For the Thrill of it All

My next writing project is set in the 1930’s and I thought that it might be worthwhile reading a book from that period, not some literary masterpiece but something more popularist and so I happened on Edgar Wallace. In his time Wallace was a prolific writer with an estimated 50 million copies of his work in existence at one time, though sadly most of his books are now out of print. He specialised in thrillers and colonial adventures, the latter of a dubious character in the light of these more enlightened times. He should perhaps be famous for his largest creation, King Kong¸ he wrote 110 pages of the first draft of the screenplay before dying of a heart attack aged only 56!

 The reason why I wanted to read someone like Edgar Wallace is because he wrote for the public and not for critical acclaim. He claimed himself to find no literary value in his own books but clearly he was able to represent a life that many English people of the period recognised and made it more exciting with the addition of murder and mystery. This is what I was looking for, the kind of thing that other authors of the time might not be so interested in.

 I picked up ‘Green Rust’, a book that might be termed a ‘techno-thriller’ today. It concerns a not quite so mad genius who believes that he has discovered a means to raise Germany from the dust following the imposition of reparations imposed upon it by the allies after the end of World War I. His weapon is masterful, a bacteriological poison that will devastate the world’s wheat crops, and he has a network of agents ready to act in all the great arable areas of the globe. Only one man, the American agent Stanford Beale, has an inkling of the diabolical plans of Dr Van Heerden and sets out to stop him as the good doctor hatches his plans in an unsuspecting England.

 The actual story does not concern me too much, although Wallace’s vision of a Germany rising from the dust was spot on and his prediction concerning the danger inherent in biological warfare is chilling, even more so for the times in which he wrote. I was more interested in how a popular author might represent the social customs and mores of the period in which he wrote. The differences are subtle but important I think. Class consciousness is far more prevalent than I expected but not in an overbearing fashion, as it is often represented in retrospective pieces on the early 20th century. Etiquette also matters more, along with appropriate dress, occupation and residence.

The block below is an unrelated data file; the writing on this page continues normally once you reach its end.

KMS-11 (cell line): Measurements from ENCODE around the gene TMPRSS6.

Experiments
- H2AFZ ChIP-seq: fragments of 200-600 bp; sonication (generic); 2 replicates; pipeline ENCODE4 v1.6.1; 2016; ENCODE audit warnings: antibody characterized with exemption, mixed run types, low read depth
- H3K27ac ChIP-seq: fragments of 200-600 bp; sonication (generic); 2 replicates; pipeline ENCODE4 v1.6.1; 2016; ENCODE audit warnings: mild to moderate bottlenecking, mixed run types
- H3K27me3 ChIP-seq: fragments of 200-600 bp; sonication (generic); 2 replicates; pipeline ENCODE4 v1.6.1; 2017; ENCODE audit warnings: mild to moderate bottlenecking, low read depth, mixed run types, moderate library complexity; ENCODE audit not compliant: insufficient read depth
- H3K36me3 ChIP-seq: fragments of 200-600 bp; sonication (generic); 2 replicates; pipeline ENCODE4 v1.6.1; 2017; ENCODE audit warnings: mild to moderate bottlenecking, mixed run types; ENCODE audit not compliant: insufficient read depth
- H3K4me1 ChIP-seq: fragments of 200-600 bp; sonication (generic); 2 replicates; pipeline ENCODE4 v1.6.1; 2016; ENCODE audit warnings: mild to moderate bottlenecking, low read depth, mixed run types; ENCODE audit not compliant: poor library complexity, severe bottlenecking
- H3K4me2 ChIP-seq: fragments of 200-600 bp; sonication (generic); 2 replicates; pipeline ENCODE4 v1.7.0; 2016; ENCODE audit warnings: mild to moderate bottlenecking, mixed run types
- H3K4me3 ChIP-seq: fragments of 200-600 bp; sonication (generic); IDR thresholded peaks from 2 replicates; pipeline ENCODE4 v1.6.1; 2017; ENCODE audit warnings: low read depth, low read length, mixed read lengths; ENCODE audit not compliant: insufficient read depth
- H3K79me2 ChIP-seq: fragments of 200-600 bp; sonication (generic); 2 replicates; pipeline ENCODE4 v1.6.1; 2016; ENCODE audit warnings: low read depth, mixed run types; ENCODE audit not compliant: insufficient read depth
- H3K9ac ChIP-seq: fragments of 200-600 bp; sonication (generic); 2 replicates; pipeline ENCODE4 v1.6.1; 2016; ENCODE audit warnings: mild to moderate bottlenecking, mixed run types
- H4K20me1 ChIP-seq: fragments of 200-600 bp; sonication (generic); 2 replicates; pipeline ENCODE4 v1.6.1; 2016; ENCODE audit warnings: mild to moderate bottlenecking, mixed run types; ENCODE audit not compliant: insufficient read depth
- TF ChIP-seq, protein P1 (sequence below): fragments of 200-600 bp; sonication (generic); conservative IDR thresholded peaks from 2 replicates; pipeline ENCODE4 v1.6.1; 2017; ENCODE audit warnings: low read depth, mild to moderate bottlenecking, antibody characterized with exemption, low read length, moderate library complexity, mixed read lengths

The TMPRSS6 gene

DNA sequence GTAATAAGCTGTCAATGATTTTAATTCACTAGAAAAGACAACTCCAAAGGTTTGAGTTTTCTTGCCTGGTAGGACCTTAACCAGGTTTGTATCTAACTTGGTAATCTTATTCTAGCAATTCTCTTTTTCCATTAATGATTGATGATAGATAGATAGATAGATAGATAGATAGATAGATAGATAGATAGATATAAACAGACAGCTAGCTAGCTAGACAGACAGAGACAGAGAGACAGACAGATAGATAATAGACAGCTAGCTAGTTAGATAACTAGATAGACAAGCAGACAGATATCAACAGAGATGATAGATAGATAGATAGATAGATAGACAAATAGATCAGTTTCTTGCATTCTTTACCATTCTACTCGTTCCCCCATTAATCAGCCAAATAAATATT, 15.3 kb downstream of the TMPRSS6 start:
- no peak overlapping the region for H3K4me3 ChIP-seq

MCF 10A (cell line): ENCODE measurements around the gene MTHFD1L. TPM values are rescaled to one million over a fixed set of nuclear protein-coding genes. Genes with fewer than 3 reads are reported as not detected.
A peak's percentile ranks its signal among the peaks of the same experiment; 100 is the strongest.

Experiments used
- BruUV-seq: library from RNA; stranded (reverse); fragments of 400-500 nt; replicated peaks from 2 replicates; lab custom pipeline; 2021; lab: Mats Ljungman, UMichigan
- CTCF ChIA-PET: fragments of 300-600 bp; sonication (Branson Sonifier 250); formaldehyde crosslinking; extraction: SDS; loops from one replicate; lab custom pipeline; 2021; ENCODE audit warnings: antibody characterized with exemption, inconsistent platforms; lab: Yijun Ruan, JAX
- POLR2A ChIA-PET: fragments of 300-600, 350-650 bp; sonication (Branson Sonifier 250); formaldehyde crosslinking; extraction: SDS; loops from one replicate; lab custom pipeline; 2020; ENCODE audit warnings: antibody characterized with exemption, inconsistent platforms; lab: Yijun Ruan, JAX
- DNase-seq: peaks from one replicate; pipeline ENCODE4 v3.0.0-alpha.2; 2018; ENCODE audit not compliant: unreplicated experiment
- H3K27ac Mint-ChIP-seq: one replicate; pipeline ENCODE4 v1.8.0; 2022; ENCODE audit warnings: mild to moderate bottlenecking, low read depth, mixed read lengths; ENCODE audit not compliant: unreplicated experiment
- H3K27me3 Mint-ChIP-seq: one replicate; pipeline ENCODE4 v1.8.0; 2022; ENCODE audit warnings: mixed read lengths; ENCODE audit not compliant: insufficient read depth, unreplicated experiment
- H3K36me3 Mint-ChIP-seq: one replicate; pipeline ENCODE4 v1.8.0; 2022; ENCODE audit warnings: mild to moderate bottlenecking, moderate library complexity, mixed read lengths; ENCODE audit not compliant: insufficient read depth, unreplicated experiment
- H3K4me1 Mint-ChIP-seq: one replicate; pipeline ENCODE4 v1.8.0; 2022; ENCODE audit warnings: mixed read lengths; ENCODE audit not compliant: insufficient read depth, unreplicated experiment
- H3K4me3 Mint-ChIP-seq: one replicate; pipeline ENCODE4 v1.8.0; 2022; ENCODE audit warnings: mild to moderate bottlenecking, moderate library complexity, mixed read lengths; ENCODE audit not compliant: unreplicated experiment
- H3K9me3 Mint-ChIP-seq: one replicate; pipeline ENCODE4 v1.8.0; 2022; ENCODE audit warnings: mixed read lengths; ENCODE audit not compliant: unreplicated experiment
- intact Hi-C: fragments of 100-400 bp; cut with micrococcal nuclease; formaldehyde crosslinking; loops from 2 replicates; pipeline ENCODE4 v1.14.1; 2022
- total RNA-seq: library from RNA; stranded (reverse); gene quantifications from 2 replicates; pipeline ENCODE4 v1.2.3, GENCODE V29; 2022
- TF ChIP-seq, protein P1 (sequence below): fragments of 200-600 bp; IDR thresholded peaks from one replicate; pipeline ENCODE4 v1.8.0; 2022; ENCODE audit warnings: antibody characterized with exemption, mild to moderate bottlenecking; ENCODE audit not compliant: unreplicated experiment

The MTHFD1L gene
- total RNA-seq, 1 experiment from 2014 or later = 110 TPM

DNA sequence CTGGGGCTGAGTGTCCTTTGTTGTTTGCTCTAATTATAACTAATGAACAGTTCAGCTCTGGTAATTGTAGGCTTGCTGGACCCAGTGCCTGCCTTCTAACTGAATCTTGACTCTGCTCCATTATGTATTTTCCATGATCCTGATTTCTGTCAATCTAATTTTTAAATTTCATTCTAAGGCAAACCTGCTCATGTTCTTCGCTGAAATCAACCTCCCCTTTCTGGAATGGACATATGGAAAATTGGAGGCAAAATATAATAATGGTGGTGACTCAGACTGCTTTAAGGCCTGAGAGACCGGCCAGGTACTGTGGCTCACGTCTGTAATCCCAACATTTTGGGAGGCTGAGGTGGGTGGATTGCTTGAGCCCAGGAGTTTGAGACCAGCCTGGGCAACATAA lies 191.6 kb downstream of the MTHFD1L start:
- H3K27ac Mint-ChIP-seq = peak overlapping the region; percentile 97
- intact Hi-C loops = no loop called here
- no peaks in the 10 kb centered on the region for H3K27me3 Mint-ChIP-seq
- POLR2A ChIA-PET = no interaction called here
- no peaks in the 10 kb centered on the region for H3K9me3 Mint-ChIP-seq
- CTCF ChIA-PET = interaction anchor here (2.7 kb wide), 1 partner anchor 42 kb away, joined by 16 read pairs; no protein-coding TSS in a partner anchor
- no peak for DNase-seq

I can’t say that reading ‘Green Rust’ led to me making and great discoveries in terms of how British society between the wars functioned but that was not my aim. By far the most important element is the ‘feel’ of the times. People spoke, acted, worked and relaxed a little differently. They lacked many of the material comforts that we take for granted and also seemed to aspire to a lot less. There is little reliance on technology simply because it has yet to make the inroads that enjoy. The telegraph is the email of the day, telephones are common but not as quick or as far reaching as you might expect. The same applies to cars and aeroplanes are still exotic toys of the future for the majority of the population.

 These are the kind of elements that I am looking to capture. I believe that it is in the small detail of the ephemeral that adds realistic substance to the weave of a historical fiction text. It is difficult to say if reading Edgar Wallace will give me a true feel for the period but doing so takes me closer to my objective. If I have time then I will look to read some of his contemporaries work as well but I think that I have gained a useful insight into a period that is different to our own today in far more subtle ways.

Green Rust

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